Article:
The Children's Hospital of Philadelphia
Vaccines: Separating Fact From Fear - Good Information vs. Bad Information

Parent: With more and more of the population having access to computers, when you type in vaccinations, you get 20 pages of possible Web sites. How can the general public know the difference between good information and bad information?

Suzanne Walther, parent: I first started my search for information about vaccines while I was still pregnant with Mary Katherine. And the first place I looked was on the Internet, and I started looking at Web sites that said, "You cannot trust pediatricians. They make a living off of well-baby shots. You cannot trust pharmaceutical companies. They make a living off of giving kids shots. You cannot trust the government because they're lobbied by the pharmaceutical lobbyists. They spend a lot of money making them happy to make laws about vaccines." So all of a sudden everything became tied to the almighty buck. And I personally don't like to tie my child's welfare to somebody else's income.

Paul A. Offit, MD: It's hard, frankly, in this, the 21st Century to say things like, "Trust your experts." We live in a relatively cynical time.

Suzanne Walther, parent: I postponed vaccines, and at 11 and a half months of age, Mary Katherine came down with Haemophilus influenza type b meningitis. The very next morning in the Pediatric Intensive Care Unit, the Infectious Disease pediatrician came to me and asked me why didn't I vaccinate and I told him. He said, "What are your questions?" And I had a long list of them, and they were on the front of my mind at that moment. And he answered most of them very quickly, confidentially. And said, "I can back this up with documentation. I'll get it for you."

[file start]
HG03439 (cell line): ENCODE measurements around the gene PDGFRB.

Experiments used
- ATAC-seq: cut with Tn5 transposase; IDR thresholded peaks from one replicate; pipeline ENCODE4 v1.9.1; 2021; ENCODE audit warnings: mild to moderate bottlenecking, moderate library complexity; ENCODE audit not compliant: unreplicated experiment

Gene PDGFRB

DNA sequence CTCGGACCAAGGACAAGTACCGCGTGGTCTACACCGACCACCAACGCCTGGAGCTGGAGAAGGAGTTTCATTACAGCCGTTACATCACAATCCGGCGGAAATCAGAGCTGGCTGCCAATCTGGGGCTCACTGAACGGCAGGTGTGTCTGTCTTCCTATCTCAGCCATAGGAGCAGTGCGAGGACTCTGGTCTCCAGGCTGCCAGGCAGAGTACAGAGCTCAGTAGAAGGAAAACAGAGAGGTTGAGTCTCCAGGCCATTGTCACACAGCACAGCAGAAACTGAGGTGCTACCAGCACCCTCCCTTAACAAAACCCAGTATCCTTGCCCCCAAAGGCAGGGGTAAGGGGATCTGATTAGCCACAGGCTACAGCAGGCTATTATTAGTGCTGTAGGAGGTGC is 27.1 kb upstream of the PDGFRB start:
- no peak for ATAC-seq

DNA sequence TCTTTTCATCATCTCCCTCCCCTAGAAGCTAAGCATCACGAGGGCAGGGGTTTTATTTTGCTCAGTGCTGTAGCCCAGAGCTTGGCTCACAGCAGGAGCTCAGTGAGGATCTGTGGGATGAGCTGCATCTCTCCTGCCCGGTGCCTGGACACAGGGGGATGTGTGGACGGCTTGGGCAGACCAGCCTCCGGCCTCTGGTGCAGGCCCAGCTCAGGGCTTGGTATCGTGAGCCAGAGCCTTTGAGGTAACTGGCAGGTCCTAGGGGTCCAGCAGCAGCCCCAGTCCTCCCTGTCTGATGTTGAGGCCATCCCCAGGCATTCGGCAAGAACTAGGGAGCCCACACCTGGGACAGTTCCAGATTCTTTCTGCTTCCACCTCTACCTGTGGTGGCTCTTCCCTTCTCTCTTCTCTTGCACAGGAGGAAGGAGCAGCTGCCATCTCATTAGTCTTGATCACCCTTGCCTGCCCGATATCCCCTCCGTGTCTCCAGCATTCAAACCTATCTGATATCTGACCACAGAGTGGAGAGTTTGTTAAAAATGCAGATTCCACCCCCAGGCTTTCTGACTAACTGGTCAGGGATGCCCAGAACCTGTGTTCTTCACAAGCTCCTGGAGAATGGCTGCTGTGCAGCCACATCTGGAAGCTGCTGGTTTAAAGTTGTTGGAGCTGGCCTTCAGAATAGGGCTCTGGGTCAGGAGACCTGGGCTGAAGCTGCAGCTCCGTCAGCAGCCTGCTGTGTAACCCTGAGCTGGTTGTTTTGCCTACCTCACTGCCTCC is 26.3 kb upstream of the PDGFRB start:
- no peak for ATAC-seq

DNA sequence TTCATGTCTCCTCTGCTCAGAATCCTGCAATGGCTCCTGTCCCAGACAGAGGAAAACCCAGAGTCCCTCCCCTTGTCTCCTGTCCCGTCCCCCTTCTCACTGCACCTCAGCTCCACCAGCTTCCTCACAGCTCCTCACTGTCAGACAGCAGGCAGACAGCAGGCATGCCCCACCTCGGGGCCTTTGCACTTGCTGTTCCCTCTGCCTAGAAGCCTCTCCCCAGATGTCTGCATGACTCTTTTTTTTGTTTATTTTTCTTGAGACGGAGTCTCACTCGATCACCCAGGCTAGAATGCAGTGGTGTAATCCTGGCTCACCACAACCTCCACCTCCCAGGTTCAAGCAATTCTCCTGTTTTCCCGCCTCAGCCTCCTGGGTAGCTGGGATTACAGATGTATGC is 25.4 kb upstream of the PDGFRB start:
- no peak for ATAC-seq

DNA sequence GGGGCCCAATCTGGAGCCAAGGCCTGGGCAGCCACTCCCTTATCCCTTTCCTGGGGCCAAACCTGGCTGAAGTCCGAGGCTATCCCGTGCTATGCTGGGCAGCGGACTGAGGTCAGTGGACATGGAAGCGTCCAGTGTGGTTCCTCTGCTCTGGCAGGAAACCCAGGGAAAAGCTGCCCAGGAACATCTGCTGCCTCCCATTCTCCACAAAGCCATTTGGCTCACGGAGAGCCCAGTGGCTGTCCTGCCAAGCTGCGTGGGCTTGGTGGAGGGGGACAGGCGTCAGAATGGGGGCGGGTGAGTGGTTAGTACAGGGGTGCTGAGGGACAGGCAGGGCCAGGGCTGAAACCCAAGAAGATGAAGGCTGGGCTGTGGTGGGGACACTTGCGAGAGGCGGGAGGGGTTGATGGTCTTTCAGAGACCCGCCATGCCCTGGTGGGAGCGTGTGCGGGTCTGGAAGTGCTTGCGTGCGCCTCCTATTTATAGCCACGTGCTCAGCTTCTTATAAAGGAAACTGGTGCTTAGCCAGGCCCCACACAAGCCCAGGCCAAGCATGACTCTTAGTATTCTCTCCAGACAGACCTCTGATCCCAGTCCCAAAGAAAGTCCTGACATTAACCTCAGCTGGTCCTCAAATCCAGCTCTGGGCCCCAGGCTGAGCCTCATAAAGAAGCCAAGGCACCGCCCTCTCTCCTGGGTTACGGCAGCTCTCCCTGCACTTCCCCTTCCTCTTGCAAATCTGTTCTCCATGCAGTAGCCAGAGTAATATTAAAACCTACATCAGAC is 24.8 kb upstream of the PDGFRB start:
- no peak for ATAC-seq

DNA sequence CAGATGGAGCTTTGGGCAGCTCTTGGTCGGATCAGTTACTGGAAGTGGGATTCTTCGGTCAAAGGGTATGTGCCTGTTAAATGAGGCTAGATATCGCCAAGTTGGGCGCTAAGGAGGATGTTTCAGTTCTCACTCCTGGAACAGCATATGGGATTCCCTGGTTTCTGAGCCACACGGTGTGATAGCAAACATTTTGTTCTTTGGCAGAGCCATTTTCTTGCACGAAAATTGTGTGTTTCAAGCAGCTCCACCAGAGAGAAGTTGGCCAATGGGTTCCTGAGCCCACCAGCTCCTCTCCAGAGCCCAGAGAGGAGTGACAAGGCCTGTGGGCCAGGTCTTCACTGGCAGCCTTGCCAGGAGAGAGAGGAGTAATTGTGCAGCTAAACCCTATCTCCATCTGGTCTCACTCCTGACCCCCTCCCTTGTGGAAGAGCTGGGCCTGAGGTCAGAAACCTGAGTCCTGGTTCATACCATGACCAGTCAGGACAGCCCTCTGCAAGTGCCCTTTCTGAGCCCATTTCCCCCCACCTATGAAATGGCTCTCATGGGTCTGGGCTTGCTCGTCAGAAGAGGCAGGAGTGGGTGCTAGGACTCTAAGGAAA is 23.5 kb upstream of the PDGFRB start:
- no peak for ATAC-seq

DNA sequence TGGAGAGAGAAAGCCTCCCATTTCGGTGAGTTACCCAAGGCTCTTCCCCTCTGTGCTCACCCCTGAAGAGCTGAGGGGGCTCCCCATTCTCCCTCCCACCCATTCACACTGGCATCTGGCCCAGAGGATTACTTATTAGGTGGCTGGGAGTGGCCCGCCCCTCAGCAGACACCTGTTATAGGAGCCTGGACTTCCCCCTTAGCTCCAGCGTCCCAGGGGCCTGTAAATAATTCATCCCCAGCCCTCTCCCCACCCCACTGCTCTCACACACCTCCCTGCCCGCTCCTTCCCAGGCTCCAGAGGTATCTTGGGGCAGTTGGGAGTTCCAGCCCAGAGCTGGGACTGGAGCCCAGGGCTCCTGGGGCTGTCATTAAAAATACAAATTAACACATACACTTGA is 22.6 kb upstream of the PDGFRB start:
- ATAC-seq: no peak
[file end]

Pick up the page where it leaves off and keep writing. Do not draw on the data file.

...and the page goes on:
Paul A. Offit, MD: I think that there are experts have served us well. We certainly have had--we have now the highest rates of immunizations we have ever had in our country's history. And the result of that is that we have the absolute lowest rate of vaccine preventable disease. We've almost eliminated measles from this country. We have eliminated polio from this country. We virtually eliminated diphtheria from this country; diseases that routinely killed or permanently harmed children.

Suzanne Walther, parent: She did not die of it, by the grace of God. For 10 days at the hospital, I sat and read just article after article after article about specific vaccines, safety, the proof of their efficacy. I wanted to know they actually worked before I bothered with taking any risk. What were the risk of disease? What were the risk of the vaccines? And what adverse reactions had been reported but not proven? That was important to me.

Paul A. Offit, MD: Good science really rests on two foundations: One, that the science be published in a good reputable journal, meaning that the data or information has been reviewed by peers; and, secondly, I think most importantly, is that the data be reproducible.

Suzanne Walther, parent: When I finally got accurate information, I discovered that the risk of taking a vaccine is very, very, very, very small in comparison to the risk of getting the disease and the dangers associated to the specific diseases that are out there. I never dreamed that my child would get one of the diseases that was on the vaccine list.

Paul A. Offit, MD: As a doctor, I've had the misfortune of having to watch children suffer the severe and occasionally fatal consequences of infections. And I can tell you as a parent, I would no more send my children into a world without vaccines than I would put them in a car without a seat belt or a boat without a life jacket. I will do whatever I can to put them in the safest position possible, and vaccines offer that safety.